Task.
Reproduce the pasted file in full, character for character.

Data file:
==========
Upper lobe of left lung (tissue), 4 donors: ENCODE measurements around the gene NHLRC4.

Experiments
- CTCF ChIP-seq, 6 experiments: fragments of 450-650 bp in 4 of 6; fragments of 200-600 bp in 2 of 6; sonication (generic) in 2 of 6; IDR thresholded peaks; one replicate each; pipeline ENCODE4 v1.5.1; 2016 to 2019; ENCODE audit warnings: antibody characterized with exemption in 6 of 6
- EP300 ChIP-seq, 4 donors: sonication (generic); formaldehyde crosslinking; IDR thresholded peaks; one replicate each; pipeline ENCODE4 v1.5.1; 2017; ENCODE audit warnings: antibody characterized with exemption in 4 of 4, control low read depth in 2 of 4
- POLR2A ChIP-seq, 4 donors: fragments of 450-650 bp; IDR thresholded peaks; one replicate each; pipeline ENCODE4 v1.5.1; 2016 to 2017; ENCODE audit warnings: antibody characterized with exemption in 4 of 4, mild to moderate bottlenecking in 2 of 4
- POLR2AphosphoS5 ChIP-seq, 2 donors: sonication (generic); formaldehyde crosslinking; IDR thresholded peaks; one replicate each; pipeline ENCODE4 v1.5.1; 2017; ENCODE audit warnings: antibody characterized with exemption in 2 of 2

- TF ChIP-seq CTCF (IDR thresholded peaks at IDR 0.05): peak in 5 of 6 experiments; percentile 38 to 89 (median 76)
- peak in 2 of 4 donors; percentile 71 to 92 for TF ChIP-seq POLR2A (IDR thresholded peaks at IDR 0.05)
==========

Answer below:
Upper lobe of left lung (tissue), 4 donors: ENCODE measurements around the gene NHLRC4.

Experiments
- CTCF ChIP-seq, 6 experiments: fragments of 450-650 bp in 4 of 6; fragments of 200-600 bp in 2 of 6; sonication (generic) in 2 of 6; IDR thresholded peaks; one replicate each; pipeline ENCODE4 v1.5.1; 2016 to 2019; ENCODE audit warnings: antibody characterized with exemption in 6 of 6
- EP300 ChIP-seq, 4 donors: sonication (generic); formaldehyde crosslinking; IDR thresholded peaks; one replicate each; pipeline ENCODE4 v1.5.1; 2017; ENCODE audit warnings: antibody characterized with exemption in 4 of 4, control low read depth in 2 of 4
- POLR2A ChIP-seq, 4 donors: fragments of 450-650 bp; IDR thresholded peaks; one replicate each; pipeline ENCODE4 v1.5.1; 2016 to 2017; ENCODE audit warnings: antibody characterized with exemption in 4 of 4, mild to moderate bottlenecking in 2 of 4
- POLR2AphosphoS5 ChIP-seq, 2 donors: sonication (generic); formaldehyde crosslinking; IDR thresholded peaks; one replicate each; pipeline ENCODE4 v1.5.1; 2017; ENCODE audit warnings: antibody characterized with exemption in 2 of 2

- TF ChIP-seq CTCF (IDR thresholded peaks at IDR 0.05): peak in 5 of 6 experiments; percentile 38 to 89 (median 76)
- peak in 2 of 4 donors; percentile 71 to 92 for TF ChIP-seq POLR2A (IDR thresholded peaks at IDR 0.05)